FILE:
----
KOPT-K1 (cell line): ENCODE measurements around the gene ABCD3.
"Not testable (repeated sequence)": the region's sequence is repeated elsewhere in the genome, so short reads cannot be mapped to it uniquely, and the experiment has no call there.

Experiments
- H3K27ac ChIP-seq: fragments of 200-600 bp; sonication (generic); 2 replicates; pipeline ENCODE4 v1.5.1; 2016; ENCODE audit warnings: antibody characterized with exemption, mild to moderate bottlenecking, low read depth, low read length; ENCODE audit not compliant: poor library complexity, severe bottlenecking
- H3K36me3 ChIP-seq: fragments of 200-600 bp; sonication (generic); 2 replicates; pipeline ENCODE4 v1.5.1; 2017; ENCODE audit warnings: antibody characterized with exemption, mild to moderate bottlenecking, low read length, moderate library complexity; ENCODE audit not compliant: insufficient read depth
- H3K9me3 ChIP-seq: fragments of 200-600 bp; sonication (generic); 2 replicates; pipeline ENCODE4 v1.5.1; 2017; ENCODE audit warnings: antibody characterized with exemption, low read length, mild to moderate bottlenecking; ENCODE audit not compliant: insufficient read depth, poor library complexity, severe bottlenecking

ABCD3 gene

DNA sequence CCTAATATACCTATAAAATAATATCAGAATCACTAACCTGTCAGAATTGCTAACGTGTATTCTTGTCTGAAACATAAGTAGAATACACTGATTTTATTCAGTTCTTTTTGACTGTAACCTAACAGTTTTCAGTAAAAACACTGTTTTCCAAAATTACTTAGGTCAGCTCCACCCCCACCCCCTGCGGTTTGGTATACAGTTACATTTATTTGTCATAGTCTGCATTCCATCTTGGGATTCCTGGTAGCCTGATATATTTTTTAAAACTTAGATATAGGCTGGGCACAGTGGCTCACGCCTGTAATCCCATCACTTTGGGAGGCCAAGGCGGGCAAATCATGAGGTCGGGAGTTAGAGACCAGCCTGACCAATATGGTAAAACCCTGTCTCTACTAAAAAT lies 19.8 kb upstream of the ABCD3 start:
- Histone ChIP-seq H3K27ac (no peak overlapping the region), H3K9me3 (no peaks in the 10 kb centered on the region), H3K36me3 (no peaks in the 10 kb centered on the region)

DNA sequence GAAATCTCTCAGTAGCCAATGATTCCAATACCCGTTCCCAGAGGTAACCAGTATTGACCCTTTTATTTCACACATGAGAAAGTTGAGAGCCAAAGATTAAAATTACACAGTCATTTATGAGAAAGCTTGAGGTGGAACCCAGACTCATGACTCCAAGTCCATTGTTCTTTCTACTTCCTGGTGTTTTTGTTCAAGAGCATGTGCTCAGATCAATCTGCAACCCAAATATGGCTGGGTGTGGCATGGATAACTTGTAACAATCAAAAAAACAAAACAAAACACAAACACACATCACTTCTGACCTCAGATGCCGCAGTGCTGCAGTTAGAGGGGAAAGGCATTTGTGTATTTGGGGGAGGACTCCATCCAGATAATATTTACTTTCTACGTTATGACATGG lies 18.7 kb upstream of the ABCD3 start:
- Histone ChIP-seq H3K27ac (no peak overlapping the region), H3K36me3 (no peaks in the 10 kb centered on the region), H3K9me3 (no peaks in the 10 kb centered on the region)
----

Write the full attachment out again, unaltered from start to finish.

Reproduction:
KOPT-K1 (cell line): ENCODE measurements around the gene ABCD3.
"Not testable (repeated sequence)": the region's sequence is repeated elsewhere in the genome, so short reads cannot be mapped to it uniquely, and the experiment has no call there.

Experiments
- H3K27ac ChIP-seq: fragments of 200-600 bp; sonication (generic); 2 replicates; pipeline ENCODE4 v1.5.1; 2016; ENCODE audit warnings: antibody characterized with exemption, mild to moderate bottlenecking, low read depth, low read length; ENCODE audit not compliant: poor library complexity, severe bottlenecking
- H3K36me3 ChIP-seq: fragments of 200-600 bp; sonication (generic); 2 replicates; pipeline ENCODE4 v1.5.1; 2017; ENCODE audit warnings: antibody characterized with exemption, mild to moderate bottlenecking, low read length, moderate library complexity; ENCODE audit not compliant: insufficient read depth
- H3K9me3 ChIP-seq: fragments of 200-600 bp; sonication (generic); 2 replicates; pipeline ENCODE4 v1.5.1; 2017; ENCODE audit warnings: antibody characterized with exemption, low read length, mild to moderate bottlenecking; ENCODE audit not compliant: insufficient read depth, poor library complexity, severe bottlenecking

ABCD3 gene

DNA sequence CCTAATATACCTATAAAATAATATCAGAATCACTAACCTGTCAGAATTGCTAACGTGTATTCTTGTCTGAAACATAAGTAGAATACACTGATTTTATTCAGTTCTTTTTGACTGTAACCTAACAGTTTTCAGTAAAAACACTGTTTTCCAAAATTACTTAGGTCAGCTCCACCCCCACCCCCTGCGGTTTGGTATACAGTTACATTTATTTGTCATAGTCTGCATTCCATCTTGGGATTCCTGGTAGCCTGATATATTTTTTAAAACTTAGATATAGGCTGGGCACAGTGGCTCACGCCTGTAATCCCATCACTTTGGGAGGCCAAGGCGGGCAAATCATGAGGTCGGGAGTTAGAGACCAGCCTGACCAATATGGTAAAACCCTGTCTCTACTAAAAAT lies 19.8 kb upstream of the ABCD3 start:
- Histone ChIP-seq H3K27ac (no peak overlapping the region), H3K9me3 (no peaks in the 10 kb centered on the region), H3K36me3 (no peaks in the 10 kb centered on the region)

DNA sequence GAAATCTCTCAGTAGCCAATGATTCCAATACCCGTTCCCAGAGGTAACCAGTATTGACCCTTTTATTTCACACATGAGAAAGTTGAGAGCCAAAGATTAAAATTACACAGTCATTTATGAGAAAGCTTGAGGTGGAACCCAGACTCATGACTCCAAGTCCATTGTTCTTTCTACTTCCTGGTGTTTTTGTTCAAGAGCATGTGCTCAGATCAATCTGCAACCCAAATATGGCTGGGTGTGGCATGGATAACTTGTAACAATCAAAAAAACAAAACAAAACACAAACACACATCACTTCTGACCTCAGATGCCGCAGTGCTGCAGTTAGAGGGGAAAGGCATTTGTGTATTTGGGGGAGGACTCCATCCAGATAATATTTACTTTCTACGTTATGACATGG lies 18.7 kb upstream of the ABCD3 start:
- Histone ChIP-seq H3K27ac (no peak overlapping the region), H3K36me3 (no peaks in the 10 kb centered on the region), H3K9me3 (no peaks in the 10 kb centered on the region)